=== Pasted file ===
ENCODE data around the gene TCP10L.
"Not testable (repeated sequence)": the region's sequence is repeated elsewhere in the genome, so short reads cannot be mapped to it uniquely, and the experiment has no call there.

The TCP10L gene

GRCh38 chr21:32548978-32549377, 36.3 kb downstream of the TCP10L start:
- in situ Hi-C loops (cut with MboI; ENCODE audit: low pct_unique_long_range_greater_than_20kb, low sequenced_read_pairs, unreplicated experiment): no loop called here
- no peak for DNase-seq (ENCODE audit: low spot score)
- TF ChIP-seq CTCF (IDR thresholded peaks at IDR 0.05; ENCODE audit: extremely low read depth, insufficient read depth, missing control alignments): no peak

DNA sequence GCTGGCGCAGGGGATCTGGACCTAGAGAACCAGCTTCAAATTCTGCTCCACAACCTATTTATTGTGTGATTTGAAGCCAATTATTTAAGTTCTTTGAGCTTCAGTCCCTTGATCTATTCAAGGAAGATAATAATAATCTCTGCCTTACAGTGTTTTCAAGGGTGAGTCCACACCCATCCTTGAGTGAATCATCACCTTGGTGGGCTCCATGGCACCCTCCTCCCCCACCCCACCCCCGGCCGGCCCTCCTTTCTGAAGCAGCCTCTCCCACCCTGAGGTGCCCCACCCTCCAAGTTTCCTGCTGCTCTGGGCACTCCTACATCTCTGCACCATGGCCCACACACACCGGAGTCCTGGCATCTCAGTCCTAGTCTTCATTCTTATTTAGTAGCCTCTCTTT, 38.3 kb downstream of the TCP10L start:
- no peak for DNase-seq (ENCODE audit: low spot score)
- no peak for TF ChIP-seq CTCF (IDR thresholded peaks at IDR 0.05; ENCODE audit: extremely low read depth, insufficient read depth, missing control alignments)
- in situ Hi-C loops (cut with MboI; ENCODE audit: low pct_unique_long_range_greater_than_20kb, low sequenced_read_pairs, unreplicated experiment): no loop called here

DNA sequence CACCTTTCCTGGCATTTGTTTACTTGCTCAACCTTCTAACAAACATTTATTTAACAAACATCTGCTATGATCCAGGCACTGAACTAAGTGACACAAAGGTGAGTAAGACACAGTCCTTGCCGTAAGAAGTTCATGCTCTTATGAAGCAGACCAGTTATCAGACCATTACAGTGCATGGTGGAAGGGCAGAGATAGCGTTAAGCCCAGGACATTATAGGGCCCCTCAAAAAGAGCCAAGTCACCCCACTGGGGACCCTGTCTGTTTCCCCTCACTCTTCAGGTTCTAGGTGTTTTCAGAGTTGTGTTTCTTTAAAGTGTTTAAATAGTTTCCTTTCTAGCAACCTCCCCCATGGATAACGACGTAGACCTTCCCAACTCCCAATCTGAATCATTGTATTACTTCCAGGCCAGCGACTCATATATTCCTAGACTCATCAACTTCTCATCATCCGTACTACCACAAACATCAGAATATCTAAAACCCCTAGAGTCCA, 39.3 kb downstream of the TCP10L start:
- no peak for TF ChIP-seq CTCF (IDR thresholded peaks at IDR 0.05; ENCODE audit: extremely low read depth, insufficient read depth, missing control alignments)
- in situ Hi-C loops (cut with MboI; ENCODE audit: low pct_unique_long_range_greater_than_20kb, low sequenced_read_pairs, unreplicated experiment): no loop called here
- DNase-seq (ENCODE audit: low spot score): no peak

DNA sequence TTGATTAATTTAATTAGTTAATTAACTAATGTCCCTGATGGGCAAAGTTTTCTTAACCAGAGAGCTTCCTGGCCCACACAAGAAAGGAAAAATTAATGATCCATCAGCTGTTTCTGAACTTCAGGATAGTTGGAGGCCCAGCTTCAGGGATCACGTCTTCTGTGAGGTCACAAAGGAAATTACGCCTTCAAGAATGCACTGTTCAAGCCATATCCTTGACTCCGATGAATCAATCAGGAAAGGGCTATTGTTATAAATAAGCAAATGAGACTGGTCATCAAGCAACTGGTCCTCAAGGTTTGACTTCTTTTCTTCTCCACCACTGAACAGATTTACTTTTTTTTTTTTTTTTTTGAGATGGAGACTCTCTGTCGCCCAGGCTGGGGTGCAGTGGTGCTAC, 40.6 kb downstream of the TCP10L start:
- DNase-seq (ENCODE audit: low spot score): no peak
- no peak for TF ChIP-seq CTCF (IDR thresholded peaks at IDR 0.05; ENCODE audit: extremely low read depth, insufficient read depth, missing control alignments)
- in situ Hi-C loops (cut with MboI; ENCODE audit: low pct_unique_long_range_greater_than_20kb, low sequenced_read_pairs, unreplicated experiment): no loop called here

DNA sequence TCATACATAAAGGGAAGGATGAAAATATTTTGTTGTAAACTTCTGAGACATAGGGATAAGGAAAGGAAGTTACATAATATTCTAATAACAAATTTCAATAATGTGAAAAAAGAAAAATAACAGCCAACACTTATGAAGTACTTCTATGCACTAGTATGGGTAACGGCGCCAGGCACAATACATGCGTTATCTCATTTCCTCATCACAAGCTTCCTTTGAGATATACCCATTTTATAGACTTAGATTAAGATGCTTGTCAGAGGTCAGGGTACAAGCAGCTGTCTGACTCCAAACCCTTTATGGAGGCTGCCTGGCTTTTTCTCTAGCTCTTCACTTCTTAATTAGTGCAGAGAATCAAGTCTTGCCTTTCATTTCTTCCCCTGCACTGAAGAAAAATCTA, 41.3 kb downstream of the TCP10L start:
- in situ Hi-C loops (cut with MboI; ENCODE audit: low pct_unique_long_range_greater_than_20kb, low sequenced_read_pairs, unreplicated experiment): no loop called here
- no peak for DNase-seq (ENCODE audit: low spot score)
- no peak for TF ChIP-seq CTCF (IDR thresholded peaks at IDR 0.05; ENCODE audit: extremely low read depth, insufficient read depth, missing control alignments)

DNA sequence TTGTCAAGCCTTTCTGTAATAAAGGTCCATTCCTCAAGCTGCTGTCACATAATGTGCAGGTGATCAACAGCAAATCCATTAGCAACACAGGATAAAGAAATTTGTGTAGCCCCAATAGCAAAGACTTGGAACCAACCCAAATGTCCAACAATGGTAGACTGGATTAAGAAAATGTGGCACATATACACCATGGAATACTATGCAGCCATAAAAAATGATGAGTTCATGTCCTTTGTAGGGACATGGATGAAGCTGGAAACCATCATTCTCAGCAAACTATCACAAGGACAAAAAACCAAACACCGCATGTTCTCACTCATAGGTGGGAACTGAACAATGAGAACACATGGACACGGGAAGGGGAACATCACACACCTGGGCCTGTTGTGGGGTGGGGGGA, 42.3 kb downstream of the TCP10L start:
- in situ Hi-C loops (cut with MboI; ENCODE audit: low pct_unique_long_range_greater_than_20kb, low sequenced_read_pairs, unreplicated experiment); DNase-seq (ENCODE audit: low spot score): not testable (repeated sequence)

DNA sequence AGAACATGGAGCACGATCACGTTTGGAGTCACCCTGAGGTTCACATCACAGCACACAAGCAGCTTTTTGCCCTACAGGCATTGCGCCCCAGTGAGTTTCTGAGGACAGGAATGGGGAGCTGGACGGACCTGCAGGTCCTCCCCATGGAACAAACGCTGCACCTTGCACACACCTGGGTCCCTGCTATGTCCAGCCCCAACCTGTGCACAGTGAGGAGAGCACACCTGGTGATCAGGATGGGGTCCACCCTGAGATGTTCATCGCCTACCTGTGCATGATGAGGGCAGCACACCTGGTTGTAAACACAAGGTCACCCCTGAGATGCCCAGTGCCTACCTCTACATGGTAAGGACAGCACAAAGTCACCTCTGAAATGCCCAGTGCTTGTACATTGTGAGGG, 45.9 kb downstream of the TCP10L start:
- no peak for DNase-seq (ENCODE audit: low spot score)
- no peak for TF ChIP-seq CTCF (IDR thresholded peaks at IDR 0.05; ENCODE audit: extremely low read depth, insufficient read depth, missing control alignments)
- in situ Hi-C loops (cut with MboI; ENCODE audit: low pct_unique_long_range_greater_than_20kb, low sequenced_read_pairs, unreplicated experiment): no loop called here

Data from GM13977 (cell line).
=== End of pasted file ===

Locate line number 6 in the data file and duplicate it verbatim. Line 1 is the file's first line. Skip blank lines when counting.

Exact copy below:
- no peak for DNase-seq (ENCODE audit: low spot score)